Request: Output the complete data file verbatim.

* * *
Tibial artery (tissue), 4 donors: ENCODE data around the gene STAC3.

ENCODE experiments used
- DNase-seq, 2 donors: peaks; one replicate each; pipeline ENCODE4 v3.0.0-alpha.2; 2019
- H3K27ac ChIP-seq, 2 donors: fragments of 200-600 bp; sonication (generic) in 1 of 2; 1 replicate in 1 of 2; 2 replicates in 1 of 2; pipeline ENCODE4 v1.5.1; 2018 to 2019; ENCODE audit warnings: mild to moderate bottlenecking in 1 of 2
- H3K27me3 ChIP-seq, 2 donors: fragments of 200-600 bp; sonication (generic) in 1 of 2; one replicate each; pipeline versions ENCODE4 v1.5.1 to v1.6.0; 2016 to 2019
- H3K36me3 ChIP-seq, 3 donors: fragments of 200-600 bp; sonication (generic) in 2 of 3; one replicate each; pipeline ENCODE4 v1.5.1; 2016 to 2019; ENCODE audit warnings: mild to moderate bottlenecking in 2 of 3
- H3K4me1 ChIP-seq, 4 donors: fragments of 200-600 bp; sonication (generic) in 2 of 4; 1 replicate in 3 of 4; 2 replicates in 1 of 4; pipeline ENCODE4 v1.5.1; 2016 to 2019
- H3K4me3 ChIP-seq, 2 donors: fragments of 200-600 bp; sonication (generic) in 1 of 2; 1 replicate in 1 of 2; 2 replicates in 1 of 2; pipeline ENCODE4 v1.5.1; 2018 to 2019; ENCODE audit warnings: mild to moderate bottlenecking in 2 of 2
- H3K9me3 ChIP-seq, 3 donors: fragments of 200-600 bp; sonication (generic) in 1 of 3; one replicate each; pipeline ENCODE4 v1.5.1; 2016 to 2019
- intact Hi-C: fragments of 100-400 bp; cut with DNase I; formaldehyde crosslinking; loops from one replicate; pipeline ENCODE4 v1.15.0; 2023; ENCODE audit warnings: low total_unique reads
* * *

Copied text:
Tibial artery (tissue), 4 donors: ENCODE data around the gene STAC3.

ENCODE experiments used
- DNase-seq, 2 donors: peaks; one replicate each; pipeline ENCODE4 v3.0.0-alpha.2; 2019
- H3K27ac ChIP-seq, 2 donors: fragments of 200-600 bp; sonication (generic) in 1 of 2; 1 replicate in 1 of 2; 2 replicates in 1 of 2; pipeline ENCODE4 v1.5.1; 2018 to 2019; ENCODE audit warnings: mild to moderate bottlenecking in 1 of 2
- H3K27me3 ChIP-seq, 2 donors: fragments of 200-600 bp; sonication (generic) in 1 of 2; one replicate each; pipeline versions ENCODE4 v1.5.1 to v1.6.0; 2016 to 2019
- H3K36me3 ChIP-seq, 3 donors: fragments of 200-600 bp; sonication (generic) in 2 of 3; one replicate each; pipeline ENCODE4 v1.5.1; 2016 to 2019; ENCODE audit warnings: mild to moderate bottlenecking in 2 of 3
- H3K4me1 ChIP-seq, 4 donors: fragments of 200-600 bp; sonication (generic) in 2 of 4; 1 replicate in 3 of 4; 2 replicates in 1 of 4; pipeline ENCODE4 v1.5.1; 2016 to 2019
- H3K4me3 ChIP-seq, 2 donors: fragments of 200-600 bp; sonication (generic) in 1 of 2; 1 replicate in 1 of 2; 2 replicates in 1 of 2; pipeline ENCODE4 v1.5.1; 2018 to 2019; ENCODE audit warnings: mild to moderate bottlenecking in 2 of 2
- H3K9me3 ChIP-seq, 3 donors: fragments of 200-600 bp; sonication (generic) in 1 of 3; one replicate each; pipeline ENCODE4 v1.5.1; 2016 to 2019
- intact Hi-C: fragments of 100-400 bp; cut with DNase I; formaldehyde crosslinking; loops from one replicate; pipeline ENCODE4 v1.15.0; 2023; ENCODE audit warnings: low total_unique reads